We hustled into the train station and saw our train number on the board, but next to it was the time “10:22.” It was exactly 10:22 and we started freaking out again, thinking they had bumped our departure time up. This was exacerbated by the fact that as we were riding the escalator down to our platform we saw our train moving! If we knew Russian, however, we would have seen that the time posted on the board was the arrival time for our train into the station. We realized this when we saw the train stop moving and people start getting off. When we reached our car, we gave each other a huge, relieved hug and a few minutes later we were resting comfortably in our cabin. And only a few minutes later the train left.

The ride back to Moscow was cooler, but rougher. I don’t know much about riding in trains, but I’m wondering if the first car behind the engine gets jerked around a lot more than the cars further down, because every time the train changed speeds at all, it felt like we were derailling. And then there were the frequent stops, one in particular which felt like it lasted about an hour causing us to wonder if we had broken down and were going to be stranded in the middle of the frozen wastelands of Russia. Even though I wasn’t dripping in sweat this ride, I had an equally bad night of sleep, which was disappointing because my desire for sleep was strong and the motion of the train was soothing when it kept an even speed. When we got into Moscow on Thursday at 7am, Dave & Yulya were waiting for us at the platform, and after greeting us Dave commented that he was glad to see us because he wasn’t entirely confident we’d have made it onto our train. Heh.

Thursday was our day to register in Moscow. We called the travel/visa agency and inquired about getting their assistance, and after what was expected to be an easy discussion turned into an argument, with them insisting that we should just go register at a police station, and us adamantly refusing this advice on the grounds that the police would just ask us to bribe them and not register us, and ultimately having them tell us it would take three days to get registered in any case, which would be near the end of our trip, we revised our strategy. We wouldn’t register at all. We would just hope not to get stopped by anyone, and if we did get stopped hopefully we’d be able to hand the cop a couple hundred rubles and be on our way. So we spent the rest of the day chilling at home, then in the evening we went to Dave & Yulya’s favorite restaurant for dinner, Sunduk. Sunduk was another dimly lit, friendly little restaurant about 100 feet away from their apartment. They had some tasty choices on the menu, although Yulya had to tell us what everything was because it was only in Russian. It was a delicious meal — Kirsten had an apple pork dish and I had cheese-covered pork — and left us feeling like every restaurant in Russia must be warm and charming, because so far they had been.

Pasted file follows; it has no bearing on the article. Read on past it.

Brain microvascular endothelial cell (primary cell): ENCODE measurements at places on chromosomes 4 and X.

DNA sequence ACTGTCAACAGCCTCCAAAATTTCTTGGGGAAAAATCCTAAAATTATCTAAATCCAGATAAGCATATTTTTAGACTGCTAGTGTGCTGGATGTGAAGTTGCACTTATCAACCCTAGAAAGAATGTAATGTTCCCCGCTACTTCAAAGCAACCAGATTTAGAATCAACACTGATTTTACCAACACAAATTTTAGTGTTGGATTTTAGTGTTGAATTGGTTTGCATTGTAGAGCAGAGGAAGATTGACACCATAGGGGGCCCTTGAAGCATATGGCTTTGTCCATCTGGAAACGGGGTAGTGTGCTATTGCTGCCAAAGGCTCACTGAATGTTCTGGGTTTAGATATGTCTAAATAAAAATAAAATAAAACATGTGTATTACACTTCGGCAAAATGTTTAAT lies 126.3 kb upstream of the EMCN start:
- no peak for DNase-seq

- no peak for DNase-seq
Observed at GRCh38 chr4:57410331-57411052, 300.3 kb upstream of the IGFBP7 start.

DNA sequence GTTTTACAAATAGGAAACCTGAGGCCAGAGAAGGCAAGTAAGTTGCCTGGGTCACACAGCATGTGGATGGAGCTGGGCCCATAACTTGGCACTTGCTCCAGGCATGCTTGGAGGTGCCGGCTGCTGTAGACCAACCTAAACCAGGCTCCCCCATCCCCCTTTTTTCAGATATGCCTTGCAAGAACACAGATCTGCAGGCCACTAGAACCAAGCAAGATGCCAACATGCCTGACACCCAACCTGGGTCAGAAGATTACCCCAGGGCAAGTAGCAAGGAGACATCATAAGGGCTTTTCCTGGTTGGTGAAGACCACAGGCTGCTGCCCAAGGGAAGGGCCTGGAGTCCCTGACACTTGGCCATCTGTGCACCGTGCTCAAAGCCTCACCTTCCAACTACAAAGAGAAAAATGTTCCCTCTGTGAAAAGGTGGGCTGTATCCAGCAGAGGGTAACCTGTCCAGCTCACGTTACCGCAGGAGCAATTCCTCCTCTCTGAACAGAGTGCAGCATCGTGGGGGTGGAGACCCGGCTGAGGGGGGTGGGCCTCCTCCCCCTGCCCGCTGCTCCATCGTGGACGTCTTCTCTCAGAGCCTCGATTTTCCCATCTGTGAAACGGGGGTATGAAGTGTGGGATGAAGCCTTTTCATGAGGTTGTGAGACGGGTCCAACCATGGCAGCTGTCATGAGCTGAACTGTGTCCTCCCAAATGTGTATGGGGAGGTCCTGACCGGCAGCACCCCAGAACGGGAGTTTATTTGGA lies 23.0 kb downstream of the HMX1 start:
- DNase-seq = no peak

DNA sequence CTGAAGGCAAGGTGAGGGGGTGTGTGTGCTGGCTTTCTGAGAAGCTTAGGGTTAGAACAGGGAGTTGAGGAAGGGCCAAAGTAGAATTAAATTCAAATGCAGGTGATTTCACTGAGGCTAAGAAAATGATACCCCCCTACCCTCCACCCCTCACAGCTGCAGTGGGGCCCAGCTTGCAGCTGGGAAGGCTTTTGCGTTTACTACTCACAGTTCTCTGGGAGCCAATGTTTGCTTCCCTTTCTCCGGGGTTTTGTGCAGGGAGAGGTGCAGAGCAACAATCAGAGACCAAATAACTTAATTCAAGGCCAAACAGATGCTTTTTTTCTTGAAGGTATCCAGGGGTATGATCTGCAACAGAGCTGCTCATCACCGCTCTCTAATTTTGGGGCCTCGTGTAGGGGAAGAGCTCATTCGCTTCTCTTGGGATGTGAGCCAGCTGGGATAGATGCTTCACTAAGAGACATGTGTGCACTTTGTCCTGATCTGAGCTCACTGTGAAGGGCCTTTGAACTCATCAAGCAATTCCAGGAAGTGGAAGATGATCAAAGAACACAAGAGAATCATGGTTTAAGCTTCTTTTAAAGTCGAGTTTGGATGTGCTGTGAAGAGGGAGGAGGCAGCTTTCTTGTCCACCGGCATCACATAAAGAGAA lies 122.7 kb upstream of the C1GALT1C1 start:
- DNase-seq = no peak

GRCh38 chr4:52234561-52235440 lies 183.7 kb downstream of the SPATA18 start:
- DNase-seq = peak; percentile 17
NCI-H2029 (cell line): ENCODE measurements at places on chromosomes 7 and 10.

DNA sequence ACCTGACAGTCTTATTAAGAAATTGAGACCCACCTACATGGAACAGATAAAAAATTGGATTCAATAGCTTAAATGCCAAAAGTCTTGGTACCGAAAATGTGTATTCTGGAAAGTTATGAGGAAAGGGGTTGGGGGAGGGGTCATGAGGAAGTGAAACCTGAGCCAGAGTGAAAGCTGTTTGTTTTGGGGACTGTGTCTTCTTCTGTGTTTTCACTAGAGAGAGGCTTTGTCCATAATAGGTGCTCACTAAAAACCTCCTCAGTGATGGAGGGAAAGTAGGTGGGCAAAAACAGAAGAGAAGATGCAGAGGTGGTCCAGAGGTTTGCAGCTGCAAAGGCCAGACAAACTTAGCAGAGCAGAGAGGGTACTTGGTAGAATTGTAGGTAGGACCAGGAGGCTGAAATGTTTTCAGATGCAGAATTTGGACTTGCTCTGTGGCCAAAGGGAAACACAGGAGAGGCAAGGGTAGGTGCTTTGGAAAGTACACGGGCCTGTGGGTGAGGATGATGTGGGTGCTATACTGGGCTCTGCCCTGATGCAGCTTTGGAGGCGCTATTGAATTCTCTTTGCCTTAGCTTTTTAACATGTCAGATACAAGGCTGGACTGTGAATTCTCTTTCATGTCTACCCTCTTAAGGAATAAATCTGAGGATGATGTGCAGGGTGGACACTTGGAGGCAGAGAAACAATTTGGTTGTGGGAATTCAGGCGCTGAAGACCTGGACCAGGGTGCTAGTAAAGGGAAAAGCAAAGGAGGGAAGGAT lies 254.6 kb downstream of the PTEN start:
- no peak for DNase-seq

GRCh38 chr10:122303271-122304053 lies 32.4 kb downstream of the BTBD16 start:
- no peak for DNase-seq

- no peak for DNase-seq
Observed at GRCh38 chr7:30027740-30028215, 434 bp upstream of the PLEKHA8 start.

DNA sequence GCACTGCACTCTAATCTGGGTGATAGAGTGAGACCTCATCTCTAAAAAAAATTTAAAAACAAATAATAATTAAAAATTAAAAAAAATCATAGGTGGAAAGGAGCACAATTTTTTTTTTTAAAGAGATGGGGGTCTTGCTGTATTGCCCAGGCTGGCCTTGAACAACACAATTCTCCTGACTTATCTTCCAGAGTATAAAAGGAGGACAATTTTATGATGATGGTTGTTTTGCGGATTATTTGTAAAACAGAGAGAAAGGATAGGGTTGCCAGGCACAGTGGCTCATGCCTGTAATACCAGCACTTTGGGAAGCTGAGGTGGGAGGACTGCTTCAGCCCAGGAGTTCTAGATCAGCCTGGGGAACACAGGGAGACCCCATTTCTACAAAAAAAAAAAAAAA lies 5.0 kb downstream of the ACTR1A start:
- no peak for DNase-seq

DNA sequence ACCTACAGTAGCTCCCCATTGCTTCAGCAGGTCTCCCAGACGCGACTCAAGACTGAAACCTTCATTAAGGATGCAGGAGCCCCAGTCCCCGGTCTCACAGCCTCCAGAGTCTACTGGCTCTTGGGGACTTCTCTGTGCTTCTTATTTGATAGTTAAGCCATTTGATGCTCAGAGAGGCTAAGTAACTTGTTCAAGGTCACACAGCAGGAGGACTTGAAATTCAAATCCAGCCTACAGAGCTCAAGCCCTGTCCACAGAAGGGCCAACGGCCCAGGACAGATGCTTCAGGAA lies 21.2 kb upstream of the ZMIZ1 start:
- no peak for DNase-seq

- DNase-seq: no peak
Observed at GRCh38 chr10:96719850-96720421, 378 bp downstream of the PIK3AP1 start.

Friday, Dave was at work, and Kirsten and I were reluctant to go out on our own. It was our first day beyond our registration grace period, so we hung out at home with Yulya, but we wanted to go see the Novodevichy Convent. We asked Yulya to skip her dentist visit (they don’t actually make appointments — you just drop in), and go with us. Dave was getting off work early, so we met him at a downtown Metro transfer station and went to the Convent. The Convent was beautiful, originally built in the 1500’s, there is a six-tiered belltower, several ornate churches, and a museum inside the old fortress walls. I won’t attempt at any of the history of the Convent, but it has a story nearly as rich as some of the bigger attractions in Moscow and St Petersburg. This would have been a really nice place to hang out all day, but it was very cold out, and we only stayed for an hour then decided to go check out a Georgian restaurant that is highly recommended in the Fodors guide, Mama Zoya.